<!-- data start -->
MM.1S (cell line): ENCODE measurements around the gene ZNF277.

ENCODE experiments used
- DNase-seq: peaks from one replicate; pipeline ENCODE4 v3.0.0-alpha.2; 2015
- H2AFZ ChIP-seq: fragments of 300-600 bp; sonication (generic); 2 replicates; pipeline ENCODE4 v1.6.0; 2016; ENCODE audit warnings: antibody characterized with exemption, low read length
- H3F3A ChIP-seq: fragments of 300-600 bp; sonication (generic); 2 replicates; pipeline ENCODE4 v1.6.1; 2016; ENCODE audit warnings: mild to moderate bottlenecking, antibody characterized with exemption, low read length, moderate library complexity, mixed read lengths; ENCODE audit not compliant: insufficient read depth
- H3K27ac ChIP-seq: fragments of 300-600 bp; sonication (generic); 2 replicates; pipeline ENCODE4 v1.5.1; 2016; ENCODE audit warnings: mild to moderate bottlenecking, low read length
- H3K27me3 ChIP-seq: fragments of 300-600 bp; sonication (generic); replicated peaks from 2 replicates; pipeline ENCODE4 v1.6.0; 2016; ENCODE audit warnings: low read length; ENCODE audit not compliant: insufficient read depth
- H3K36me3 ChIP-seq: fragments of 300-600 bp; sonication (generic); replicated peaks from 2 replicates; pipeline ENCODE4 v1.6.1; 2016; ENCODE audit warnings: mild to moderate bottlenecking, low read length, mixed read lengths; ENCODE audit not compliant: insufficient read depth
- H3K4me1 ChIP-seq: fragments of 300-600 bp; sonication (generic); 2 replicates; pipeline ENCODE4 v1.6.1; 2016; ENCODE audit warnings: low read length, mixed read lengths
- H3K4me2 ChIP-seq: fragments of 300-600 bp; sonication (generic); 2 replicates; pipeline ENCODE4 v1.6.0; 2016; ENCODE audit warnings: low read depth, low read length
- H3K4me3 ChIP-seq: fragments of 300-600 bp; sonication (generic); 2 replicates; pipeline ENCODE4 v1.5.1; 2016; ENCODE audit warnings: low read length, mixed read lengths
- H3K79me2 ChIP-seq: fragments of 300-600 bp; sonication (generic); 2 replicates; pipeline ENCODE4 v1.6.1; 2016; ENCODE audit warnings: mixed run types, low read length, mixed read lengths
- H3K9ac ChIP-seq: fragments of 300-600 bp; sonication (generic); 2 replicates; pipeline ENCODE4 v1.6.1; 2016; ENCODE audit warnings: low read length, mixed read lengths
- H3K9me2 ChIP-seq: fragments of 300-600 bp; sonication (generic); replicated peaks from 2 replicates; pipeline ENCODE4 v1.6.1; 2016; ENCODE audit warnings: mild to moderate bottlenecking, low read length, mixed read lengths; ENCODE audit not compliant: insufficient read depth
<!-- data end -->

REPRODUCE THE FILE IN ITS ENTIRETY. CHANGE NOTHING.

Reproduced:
MM.1S (cell line): ENCODE measurements around the gene ZNF277.

ENCODE experiments used
- DNase-seq: peaks from one replicate; pipeline ENCODE4 v3.0.0-alpha.2; 2015
- H2AFZ ChIP-seq: fragments of 300-600 bp; sonication (generic); 2 replicates; pipeline ENCODE4 v1.6.0; 2016; ENCODE audit warnings: antibody characterized with exemption, low read length
- H3F3A ChIP-seq: fragments of 300-600 bp; sonication (generic); 2 replicates; pipeline ENCODE4 v1.6.1; 2016; ENCODE audit warnings: mild to moderate bottlenecking, antibody characterized with exemption, low read length, moderate library complexity, mixed read lengths; ENCODE audit not compliant: insufficient read depth
- H3K27ac ChIP-seq: fragments of 300-600 bp; sonication (generic); 2 replicates; pipeline ENCODE4 v1.5.1; 2016; ENCODE audit warnings: mild to moderate bottlenecking, low read length
- H3K27me3 ChIP-seq: fragments of 300-600 bp; sonication (generic); replicated peaks from 2 replicates; pipeline ENCODE4 v1.6.0; 2016; ENCODE audit warnings: low read length; ENCODE audit not compliant: insufficient read depth
- H3K36me3 ChIP-seq: fragments of 300-600 bp; sonication (generic); replicated peaks from 2 replicates; pipeline ENCODE4 v1.6.1; 2016; ENCODE audit warnings: mild to moderate bottlenecking, low read length, mixed read lengths; ENCODE audit not compliant: insufficient read depth
- H3K4me1 ChIP-seq: fragments of 300-600 bp; sonication (generic); 2 replicates; pipeline ENCODE4 v1.6.1; 2016; ENCODE audit warnings: low read length, mixed read lengths
- H3K4me2 ChIP-seq: fragments of 300-600 bp; sonication (generic); 2 replicates; pipeline ENCODE4 v1.6.0; 2016; ENCODE audit warnings: low read depth, low read length
- H3K4me3 ChIP-seq: fragments of 300-600 bp; sonication (generic); 2 replicates; pipeline ENCODE4 v1.5.1; 2016; ENCODE audit warnings: low read length, mixed read lengths
- H3K79me2 ChIP-seq: fragments of 300-600 bp; sonication (generic); 2 replicates; pipeline ENCODE4 v1.6.1; 2016; ENCODE audit warnings: mixed run types, low read length, mixed read lengths
- H3K9ac ChIP-seq: fragments of 300-600 bp; sonication (generic); 2 replicates; pipeline ENCODE4 v1.6.1; 2016; ENCODE audit warnings: low read length, mixed read lengths
- H3K9me2 ChIP-seq: fragments of 300-600 bp; sonication (generic); replicated peaks from 2 replicates; pipeline ENCODE4 v1.6.1; 2016; ENCODE audit warnings: mild to moderate bottlenecking, low read length, mixed read lengths; ENCODE audit not compliant: insufficient read depth